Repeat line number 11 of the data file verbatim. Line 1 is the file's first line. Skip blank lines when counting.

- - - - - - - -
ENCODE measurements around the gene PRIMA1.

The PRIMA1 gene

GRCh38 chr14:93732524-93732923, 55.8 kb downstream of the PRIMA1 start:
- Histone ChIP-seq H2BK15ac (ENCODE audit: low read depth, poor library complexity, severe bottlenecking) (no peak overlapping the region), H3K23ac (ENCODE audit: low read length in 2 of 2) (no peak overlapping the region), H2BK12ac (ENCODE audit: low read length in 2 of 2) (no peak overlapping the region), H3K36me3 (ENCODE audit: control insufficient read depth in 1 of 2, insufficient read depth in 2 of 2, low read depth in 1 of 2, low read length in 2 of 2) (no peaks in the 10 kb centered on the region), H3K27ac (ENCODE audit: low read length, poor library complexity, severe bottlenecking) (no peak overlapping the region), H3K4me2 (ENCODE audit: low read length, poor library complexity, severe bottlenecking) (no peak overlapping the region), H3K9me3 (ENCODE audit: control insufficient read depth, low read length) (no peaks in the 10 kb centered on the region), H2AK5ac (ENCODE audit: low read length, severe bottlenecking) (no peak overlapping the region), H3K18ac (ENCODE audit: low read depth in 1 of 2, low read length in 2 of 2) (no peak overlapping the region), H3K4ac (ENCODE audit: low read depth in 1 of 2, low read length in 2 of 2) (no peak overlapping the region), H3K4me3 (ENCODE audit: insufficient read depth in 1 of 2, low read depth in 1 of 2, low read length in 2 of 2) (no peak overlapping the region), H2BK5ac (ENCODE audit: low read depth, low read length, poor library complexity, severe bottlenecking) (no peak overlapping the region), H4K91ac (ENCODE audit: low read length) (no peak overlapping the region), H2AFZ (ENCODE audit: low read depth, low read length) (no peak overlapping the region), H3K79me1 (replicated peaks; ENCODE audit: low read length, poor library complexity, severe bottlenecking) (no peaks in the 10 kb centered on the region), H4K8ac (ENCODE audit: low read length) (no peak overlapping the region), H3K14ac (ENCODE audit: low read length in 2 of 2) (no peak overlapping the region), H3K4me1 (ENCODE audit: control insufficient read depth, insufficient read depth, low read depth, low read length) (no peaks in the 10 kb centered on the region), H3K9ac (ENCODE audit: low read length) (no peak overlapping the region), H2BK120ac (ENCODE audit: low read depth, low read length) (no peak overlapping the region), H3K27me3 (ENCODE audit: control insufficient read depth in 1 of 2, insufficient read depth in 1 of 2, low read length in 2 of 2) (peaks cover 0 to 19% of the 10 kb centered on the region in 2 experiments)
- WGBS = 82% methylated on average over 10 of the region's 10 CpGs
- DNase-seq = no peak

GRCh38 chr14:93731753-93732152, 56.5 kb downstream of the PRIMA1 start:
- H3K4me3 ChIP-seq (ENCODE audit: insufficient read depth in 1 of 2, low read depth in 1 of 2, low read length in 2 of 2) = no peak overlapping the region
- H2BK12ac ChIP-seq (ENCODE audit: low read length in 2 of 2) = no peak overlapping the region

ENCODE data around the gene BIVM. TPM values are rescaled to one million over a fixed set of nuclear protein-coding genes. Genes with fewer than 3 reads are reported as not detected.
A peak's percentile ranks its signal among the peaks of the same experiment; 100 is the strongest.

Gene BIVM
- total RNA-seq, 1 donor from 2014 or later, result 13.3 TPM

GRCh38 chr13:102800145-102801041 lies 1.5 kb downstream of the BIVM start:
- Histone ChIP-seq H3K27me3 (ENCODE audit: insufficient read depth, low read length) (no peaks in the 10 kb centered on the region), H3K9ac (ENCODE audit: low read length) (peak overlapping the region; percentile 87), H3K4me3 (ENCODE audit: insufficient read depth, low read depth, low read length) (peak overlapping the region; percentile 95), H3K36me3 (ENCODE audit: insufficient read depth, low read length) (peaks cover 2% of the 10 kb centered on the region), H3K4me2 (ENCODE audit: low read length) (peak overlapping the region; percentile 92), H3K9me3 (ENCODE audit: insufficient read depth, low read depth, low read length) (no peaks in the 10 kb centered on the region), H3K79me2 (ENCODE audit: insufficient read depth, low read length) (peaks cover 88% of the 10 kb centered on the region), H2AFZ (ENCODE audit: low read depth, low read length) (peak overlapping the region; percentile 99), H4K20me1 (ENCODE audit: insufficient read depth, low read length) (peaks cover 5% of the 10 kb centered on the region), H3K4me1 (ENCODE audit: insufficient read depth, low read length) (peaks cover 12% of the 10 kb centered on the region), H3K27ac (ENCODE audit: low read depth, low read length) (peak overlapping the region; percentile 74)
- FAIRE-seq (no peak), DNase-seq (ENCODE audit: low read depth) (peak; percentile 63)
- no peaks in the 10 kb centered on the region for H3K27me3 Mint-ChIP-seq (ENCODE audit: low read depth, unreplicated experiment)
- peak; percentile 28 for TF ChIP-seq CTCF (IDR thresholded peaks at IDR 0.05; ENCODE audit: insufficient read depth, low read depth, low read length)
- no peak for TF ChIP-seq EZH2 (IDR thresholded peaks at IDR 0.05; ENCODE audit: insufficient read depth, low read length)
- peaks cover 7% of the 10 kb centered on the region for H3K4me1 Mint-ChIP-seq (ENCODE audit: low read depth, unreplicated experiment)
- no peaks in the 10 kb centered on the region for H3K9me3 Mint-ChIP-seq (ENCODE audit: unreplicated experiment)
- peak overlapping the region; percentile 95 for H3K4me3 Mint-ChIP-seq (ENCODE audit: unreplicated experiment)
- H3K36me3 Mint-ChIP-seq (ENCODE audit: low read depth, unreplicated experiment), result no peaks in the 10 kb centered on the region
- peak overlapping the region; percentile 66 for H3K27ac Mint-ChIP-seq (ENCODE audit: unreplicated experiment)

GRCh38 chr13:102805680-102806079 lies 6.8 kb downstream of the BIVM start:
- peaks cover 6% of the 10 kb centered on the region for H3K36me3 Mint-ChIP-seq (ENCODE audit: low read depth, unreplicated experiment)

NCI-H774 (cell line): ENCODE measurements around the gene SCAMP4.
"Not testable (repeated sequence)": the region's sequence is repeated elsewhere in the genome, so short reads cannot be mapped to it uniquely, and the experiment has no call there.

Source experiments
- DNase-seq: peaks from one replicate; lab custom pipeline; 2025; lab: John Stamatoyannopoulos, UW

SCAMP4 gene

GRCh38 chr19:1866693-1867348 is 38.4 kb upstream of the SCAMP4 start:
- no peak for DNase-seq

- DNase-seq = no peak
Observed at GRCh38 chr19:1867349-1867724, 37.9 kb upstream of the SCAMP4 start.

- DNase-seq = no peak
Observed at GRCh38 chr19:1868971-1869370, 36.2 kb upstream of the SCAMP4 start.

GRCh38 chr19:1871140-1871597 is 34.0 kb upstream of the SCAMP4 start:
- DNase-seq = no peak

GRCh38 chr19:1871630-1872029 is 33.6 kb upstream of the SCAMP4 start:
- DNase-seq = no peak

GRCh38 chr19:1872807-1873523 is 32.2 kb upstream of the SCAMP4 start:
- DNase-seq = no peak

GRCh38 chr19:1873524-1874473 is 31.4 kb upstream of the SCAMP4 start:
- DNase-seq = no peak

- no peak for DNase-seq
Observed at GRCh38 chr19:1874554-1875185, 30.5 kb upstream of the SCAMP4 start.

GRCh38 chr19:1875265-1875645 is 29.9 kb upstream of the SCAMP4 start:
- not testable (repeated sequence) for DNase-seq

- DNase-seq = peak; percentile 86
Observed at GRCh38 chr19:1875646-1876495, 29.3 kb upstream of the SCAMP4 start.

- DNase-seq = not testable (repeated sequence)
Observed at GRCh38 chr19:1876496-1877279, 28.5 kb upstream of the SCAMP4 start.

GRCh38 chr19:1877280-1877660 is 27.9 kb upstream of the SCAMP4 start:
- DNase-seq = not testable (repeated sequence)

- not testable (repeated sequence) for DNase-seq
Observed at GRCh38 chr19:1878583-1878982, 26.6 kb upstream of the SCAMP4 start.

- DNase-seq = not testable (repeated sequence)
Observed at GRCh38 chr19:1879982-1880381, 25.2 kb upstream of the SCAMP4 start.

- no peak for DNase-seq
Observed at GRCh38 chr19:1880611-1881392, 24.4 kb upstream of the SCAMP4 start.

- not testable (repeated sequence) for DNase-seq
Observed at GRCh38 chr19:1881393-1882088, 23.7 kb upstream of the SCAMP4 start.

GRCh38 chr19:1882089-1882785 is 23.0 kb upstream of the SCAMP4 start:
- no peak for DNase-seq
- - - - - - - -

A peak's percentile ranks its signal among the peaks of the same experiment; 100 is the strongest.